Former Dragons head coach Bernard Jackman says he has "no regrets" over his ill-fated tenure with the Welsh club and says he is ready to turn his attention to whatever project comes up next.
Speaking on Tuesday's OTB AM with Ger Gilroy and Eoin Sheahan, the former Ireland international admitted he had to take responsibility for results that he said "were not good enough".
"I have no regrets over what we tried to do there," he said. "It was always a rebuild project. It was always like that, unless we got a lot of luck, the next man or the man after him would benefit from it.
"We had 21 players who debuted last year when they were teenagers."
He continued: "I think you need experience through your team. We did what Ulster did on the weekend and threw a lot of young players out at the same time and that's not good for them either.
"It's too hard for them to learn. A big focus on the summer was bringing in people like Richard Hibbard and Ross Moriarty to give us a bit more spine in our team when we had to rotate. When you have a small squad and you're developing players, you will have to rotate.
"I think definitely for me as a coach last year, we probably put too many young players out at the same time. While they did get the experience, it was probably too traumatic for them.
"Without enough experienced players in the side, it hampered their ability to learn from the experience."
While [young players] did get the experience, it was probably too traumatic for them.
The 42-year-old described the eye-opening experience of coaching abroad and highlighted some of the issues affecting the game in Wales today.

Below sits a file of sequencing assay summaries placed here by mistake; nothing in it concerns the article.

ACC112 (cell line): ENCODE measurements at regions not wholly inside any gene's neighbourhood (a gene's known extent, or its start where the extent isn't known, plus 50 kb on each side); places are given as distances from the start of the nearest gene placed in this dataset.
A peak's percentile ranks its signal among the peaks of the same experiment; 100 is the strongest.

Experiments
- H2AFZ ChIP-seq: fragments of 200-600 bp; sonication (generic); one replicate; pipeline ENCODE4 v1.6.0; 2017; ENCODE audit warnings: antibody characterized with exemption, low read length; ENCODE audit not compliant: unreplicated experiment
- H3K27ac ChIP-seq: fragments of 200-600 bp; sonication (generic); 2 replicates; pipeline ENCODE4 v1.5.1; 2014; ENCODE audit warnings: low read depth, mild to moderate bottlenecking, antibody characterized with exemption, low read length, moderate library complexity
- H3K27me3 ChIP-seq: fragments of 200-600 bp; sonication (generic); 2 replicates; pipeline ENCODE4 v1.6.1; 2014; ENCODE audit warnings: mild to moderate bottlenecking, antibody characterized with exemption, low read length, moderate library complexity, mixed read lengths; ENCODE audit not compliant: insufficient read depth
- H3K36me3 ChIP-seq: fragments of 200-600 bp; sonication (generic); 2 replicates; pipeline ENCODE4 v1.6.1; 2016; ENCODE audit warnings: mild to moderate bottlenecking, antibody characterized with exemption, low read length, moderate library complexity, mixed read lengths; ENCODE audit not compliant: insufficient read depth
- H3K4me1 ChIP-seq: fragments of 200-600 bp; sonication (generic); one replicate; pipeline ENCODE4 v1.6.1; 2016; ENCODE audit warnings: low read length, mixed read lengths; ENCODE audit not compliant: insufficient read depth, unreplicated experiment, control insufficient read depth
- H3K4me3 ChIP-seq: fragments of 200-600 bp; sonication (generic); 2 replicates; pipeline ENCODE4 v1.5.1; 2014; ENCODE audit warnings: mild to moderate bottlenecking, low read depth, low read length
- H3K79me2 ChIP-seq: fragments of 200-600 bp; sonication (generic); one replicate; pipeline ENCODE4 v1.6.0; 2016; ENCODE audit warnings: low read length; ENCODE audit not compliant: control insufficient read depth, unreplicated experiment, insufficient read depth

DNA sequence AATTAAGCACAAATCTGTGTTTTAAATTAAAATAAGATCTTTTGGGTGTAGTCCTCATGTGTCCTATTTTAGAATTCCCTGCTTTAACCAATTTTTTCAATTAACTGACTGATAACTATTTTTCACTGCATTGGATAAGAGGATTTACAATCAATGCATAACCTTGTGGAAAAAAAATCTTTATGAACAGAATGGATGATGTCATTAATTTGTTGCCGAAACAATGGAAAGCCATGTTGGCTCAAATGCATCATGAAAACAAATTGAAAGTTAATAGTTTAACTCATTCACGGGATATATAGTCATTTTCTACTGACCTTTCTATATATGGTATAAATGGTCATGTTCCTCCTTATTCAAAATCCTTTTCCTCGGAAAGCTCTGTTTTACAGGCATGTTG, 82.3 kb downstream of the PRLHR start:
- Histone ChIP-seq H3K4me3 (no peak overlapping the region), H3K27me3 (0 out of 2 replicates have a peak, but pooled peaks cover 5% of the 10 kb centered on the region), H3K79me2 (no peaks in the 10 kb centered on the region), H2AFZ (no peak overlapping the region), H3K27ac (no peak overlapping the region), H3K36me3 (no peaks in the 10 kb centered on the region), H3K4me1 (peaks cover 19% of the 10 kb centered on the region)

"The big problem for Welsh rugby at the moment is funding and Dragons have the lowest funding.
"There are a couple of meetings on over the next few days to try and rectify that balance. Hopefully the Dragons and Welsh rugby will get the funding they need to be competitive.
"It's very much the Irish teams who are looking strong in the PRO14. The issue here is with funding and the good thing for me was that we developed a lot of really young players.
"Results weren't good enough and as head coach I have to take responsibility for that.
"Definitely I've learned a lot and I'm looking forward to putting that into practice somewhere else.
"I would go back to assistant coach if it was at the right club and if it was a good head coach that I could serve an apprenticeship under. But I do love head coaching as well so we'll see.
"The thing is when you're out of work and you're waiting to get back in - you're waiting for someone else to be out. That's not a nice thing."